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5 Years of “Social Competence”: Haus der Barmherzigkeit teaching medical students sensitivity to patient needs

(Vienna, 7th October 2014) The Medical University of Vienna has been working with the non-profit organisation Haus der Barmherzigkeit to teach social competence skills to aspiring doctors – with considerable success. As part of the Social Competence course around 3,600 medical students have gained early experience in direct contact with people with chronic illnesses and disabilities. The aim of the programme is to make students aware of the importance of an empathetic and respectful approach to patients, right from the start.

A few days ago, the sixth “Social Competence” course got underway at Haus der Barmherzigkeit. Over the next few weeks, around 750 future doctors will gain practical experience of hospital work in their very first semester, although without any medical or care-giving responsibilities at first. The aim of the course, which is split into several modules, is to teach students from the outset the fundamental skills they need when dealing with patients. At its heart is a five-day practical placement for all students on the wards of a geriatric hospital, care home or at a residential community for the disabled, working with people in need of care.

Awareness is key

Other important aspects of social competence are making aspiring doctors aware of the gender-specific, social and cultural factors in healthcare and preparing students to work together on interdisciplinary teams. “We aim to make students aware of as many perspectives as possible, which is why nursing and therapy form part of our training alongside medicine. We are particularly proud of this interdisciplinary approach,” explained Christoph Gisinger, course leader and institute director, at a press conference at the Haus der Barmherzigkeit on 7 October. 30 staff from various fields within the Haus der Barmherzigkeit are currently teaching on the course, while a further 60 care staff are advising students on their placements.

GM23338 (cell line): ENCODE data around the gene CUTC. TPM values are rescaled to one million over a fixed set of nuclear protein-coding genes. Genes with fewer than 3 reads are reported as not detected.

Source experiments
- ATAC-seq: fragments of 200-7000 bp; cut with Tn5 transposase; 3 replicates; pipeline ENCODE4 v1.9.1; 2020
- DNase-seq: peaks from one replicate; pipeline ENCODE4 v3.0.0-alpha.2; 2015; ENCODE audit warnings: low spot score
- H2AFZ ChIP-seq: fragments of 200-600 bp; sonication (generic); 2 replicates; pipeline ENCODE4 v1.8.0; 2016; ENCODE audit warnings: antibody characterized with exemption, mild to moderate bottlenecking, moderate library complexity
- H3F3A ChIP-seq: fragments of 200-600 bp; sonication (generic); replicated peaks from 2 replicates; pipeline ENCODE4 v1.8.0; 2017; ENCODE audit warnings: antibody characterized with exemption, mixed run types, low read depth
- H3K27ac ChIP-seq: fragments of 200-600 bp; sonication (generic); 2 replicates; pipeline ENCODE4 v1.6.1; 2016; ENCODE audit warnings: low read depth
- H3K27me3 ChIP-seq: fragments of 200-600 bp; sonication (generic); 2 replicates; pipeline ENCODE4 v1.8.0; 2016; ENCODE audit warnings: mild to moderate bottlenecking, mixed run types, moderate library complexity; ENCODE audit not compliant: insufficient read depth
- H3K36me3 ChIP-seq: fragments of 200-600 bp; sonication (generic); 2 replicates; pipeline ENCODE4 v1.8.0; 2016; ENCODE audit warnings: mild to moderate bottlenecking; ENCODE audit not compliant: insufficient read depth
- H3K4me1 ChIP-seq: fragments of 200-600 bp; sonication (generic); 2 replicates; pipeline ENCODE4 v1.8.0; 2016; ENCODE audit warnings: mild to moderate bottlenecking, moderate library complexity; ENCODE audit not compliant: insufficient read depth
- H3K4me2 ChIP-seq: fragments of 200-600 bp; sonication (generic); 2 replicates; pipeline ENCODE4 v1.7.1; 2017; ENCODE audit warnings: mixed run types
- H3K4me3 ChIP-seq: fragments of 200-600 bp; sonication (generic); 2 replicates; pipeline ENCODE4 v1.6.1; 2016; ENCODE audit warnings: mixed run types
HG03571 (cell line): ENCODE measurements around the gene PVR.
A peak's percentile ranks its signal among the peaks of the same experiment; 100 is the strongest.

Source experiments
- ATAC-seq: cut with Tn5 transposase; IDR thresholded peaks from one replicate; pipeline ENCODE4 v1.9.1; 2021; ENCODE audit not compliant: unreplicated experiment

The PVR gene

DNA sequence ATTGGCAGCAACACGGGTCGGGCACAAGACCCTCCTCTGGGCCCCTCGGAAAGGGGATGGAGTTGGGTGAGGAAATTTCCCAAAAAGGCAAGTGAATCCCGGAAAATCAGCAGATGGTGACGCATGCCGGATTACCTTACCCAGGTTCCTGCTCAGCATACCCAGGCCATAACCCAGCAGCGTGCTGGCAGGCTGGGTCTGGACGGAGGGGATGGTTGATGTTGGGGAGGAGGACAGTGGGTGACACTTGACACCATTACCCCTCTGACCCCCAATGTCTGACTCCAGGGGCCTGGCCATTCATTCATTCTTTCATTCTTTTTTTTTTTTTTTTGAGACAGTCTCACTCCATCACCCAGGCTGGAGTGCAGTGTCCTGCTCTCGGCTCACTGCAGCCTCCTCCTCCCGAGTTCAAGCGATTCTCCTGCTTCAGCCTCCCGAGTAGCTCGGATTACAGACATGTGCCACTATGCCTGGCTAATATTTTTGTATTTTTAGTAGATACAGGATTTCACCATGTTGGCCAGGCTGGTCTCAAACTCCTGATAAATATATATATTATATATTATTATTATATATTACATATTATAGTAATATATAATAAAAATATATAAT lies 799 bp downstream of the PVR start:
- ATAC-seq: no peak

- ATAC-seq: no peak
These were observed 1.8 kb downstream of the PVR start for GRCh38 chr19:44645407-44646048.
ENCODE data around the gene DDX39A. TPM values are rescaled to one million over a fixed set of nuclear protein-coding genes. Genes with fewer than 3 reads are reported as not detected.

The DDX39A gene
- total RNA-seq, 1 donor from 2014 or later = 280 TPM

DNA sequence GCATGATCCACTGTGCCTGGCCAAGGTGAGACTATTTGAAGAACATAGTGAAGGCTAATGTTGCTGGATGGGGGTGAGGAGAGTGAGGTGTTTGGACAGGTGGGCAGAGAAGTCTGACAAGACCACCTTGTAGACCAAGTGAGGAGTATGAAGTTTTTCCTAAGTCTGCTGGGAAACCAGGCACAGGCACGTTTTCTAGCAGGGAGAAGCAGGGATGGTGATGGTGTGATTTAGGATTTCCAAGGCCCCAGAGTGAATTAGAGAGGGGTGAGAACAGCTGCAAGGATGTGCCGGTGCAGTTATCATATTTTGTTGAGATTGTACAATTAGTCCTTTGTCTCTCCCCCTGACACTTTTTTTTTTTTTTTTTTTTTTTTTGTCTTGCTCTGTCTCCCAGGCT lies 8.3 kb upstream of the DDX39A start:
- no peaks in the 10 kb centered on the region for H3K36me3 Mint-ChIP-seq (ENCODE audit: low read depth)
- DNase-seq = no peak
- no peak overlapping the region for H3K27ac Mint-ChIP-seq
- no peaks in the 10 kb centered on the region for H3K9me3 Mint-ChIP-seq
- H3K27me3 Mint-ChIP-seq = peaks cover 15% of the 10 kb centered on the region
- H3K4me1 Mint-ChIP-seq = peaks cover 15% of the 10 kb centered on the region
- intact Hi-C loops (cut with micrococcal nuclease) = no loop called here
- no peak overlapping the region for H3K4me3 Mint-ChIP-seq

High student numbers but still a top class course
“The aim is to raise the students’ awareness of appropriate communication, empathy and respect when dealing with patients, and of professional behaviour in interdisciplinary teams,” explains Karin Gutiérrez-Lobos, Vice Rector for Teaching, Gender and Diversity at the MedUni Vienna. “It should ultimately inspire them to reflect on their own role and make them aware of gender-specific, social and cultural factors determining health and illness.”
Although there is a large number of participants – around 750 students per year – the logistics are cleverly thought through, enabling individual mentoring across 21 wards and 12 residential communities.  This guarantees that there will never be more than three students on one ward at any time during the placements. “Getting the right balance between a large course and individual support ensures that every student has enough time for direct contact with the patients. It also prevents our patients from being overwhelmed by too many unfamiliar people,” says Gisinger. Seminars and feedback sessions are run in small groups of around ten participants. “Our work with Haus der Barmherzigkeit is particularly valuable in this respect. Their depth of dedication and specialist knowledge helps equip our first-year students for professional life. Student feedback is outstanding,” says Gutiérrez-Lobos.

The “Social Competence” course takes place once a year in the winter semester and is compulsory for medical students in Vienna.